velocities, distances, inclinations and possible peculiar velocities of galaxies, the rotation curves obtained using the MOUND formula confirm that MOUND could account for the mass discrepancy in galaxies without the need to invoke dark matter.

Milgrom’s MOND fails to account for the mass discrepancy in galaxy groups and clusters by a factor of two to three [

From equation (1), we deduce that:

if

G M r ≫ G M g u (5)

then

v o b s = G M r (6)

which is exactly the classic Newtonian equation for the rotation velocity of a galaxy.

The radial acceleration (g) is defined as:

g = G M r 2 (7)

Therefore, Equation (5) can be rewritten as:

g ≫ g u (8)

We conclude that, for radial accelerations (g) that are much larger than the Universe gravitational acceleration (g_{u}), the MOUND formula reverts to the classic Newtonian formula.

The mass of a galaxy correlates with the amplitude of the flat rotation velocity. This is known as the Baryonic Tully-Fisher Relation [

v f l a t 4 = G M g (9)

where v_{flat} is the flat rotation velocity, G is the Newtonian gravitational constant, M is the mass of the galaxy and g is the radial acceleration.

From Equation (1), we deduce that:

if

G M r ≪ G M g u (10)

Then

v o b s 4 = G M g u (11)

which is exactly the Baryonic Tully-Fisher relation.

Equation (10) can be rewritten as:

g ≪ g u (12)

We conclude that, for radial accelerations (g) that are much smaller than the Universe gravitational acceleration (g_{u}), the MOUND formula reverts to the Baryonic Tully-Fisher relation.

We note that, contrary to Milgrom’s MOND, MOUND does not require an empirical interpolating function to transition from the high acceleration regime (Newtonian regime) to the low acceleration regime (MOND regime).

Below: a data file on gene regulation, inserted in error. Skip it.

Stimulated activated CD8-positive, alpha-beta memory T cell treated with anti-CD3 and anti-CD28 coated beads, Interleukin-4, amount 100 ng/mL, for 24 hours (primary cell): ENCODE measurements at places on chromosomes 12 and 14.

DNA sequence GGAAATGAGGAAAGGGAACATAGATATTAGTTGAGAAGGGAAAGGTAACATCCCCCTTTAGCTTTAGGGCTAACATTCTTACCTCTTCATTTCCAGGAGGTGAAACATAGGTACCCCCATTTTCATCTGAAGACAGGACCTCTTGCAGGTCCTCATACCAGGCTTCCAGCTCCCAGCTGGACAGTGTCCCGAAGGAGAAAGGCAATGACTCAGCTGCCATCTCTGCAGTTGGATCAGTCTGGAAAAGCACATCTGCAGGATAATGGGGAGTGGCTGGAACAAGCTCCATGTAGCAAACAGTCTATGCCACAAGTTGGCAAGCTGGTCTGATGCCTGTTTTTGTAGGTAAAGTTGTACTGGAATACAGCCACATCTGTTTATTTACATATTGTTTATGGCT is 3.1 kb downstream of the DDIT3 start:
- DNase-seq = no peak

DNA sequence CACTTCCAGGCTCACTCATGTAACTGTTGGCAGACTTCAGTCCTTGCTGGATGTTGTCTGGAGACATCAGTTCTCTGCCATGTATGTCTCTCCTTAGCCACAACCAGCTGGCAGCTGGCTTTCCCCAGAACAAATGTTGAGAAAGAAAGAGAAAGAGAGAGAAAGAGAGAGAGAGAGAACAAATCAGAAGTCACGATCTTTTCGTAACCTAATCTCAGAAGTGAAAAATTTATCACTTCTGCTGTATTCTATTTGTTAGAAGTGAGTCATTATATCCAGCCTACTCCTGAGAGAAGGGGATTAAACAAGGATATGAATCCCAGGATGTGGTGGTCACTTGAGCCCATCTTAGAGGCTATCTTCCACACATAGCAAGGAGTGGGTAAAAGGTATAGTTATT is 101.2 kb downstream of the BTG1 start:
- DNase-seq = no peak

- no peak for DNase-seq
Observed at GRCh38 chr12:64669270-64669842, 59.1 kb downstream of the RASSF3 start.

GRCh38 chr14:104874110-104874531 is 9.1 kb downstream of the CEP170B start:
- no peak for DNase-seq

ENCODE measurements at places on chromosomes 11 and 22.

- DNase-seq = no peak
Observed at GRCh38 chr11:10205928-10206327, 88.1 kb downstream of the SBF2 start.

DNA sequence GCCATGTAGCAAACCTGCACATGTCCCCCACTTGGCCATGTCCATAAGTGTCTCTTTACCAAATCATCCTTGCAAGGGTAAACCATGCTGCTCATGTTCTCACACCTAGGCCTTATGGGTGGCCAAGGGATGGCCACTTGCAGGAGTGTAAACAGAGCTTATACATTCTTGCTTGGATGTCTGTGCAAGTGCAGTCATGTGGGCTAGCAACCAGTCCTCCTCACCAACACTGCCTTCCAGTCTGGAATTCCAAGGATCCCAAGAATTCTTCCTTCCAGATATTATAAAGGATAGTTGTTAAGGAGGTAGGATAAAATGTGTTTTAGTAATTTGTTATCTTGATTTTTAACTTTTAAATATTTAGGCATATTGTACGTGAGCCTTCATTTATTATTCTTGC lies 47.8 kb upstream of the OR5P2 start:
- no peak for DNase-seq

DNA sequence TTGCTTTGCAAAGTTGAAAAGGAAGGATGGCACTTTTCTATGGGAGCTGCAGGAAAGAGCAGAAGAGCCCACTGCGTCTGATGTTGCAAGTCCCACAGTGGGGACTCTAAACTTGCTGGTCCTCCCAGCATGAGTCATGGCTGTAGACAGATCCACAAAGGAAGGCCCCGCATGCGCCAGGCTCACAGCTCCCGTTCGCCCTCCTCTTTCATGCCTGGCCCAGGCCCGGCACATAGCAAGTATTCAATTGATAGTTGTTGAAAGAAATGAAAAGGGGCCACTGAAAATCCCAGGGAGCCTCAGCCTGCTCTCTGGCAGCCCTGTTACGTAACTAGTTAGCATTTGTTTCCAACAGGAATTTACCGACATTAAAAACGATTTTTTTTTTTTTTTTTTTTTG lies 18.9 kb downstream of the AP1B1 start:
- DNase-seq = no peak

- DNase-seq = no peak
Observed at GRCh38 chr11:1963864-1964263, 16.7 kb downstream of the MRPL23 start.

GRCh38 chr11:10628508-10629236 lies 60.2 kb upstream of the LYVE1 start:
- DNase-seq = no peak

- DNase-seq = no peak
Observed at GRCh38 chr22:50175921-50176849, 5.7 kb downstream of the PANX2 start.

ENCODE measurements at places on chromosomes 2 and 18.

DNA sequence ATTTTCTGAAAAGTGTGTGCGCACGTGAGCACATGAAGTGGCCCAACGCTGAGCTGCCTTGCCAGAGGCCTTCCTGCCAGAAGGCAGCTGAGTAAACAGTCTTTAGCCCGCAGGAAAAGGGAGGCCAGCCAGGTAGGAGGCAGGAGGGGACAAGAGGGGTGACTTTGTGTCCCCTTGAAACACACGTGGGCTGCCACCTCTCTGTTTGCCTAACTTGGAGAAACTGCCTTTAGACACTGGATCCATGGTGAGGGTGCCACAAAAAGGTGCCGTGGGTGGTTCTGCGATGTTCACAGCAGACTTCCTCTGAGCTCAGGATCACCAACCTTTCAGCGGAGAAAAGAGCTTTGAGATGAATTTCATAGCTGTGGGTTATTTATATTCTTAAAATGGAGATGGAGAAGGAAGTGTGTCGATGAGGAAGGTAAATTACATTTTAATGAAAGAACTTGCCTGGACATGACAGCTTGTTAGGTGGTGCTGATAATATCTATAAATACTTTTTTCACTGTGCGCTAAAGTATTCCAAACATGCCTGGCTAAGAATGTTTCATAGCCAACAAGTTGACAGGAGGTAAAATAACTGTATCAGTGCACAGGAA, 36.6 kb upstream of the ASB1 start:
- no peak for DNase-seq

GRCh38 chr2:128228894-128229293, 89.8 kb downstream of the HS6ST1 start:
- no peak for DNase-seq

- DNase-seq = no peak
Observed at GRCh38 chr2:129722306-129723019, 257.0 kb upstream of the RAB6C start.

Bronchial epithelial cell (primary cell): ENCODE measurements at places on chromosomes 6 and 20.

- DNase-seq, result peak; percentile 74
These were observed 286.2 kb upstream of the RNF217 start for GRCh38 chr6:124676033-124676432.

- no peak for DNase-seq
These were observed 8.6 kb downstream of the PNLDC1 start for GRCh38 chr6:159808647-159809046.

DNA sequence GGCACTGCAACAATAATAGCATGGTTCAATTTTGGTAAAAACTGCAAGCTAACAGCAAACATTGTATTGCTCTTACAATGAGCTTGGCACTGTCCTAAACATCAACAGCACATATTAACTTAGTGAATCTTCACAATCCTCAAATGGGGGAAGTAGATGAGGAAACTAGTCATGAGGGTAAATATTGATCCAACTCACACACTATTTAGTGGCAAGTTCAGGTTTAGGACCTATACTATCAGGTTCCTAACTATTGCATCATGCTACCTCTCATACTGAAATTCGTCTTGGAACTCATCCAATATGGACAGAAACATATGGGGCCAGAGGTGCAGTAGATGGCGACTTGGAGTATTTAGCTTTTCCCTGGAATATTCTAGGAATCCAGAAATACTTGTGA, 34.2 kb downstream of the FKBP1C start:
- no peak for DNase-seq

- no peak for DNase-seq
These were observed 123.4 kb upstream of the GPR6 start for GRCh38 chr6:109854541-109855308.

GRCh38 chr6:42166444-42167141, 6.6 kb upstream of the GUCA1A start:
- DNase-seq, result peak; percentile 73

The radial acceleration of rotationally supported galaxies correlates with the acceleration predicted by the observed distribution of baryons. This is known as the Radial Acceleration Relation (RAR) [

The observed radial acceleration (g_{obs}) is defined as:

g o b s = v o b s 2 r (13)

where v_{obs} is the observed rotation speed and r the distance from the galaxy’s center.

The baryonic acceleration (g_{bar}) is defined as:

g b a r = G M r 2 (14)

Substituting the above in Equation (1), we obtain:

g o b s = g b a r + g b a r g u (15)

It confirms that the MOUND formula predicts, through a precise equation, that the observed radial acceleration is correlated to the baryonic acceleration as reported by McGaugh et al. [

In this paper, we have tested and explored a novel MOUND (Modified Universe Dynamics) formula recently proposed by the author. We have shown that it provides an alternative to Milgrom’s MOND without the main limitations of MOND, namely its empirical interpolating function and its inability to fully account for the mass discrepancy in galaxy clusters. MOUND and its underlying theory [

The author declares no conflicts of interest regarding the publication of this paper.

Tonin, P.G. (2021) MOUND: An Alternative to Milgrom’s MOND. International Journal of Astronomy and Astrophysics, 11, 87-94. https://doi.org/10.4236/ijaa.2021.111006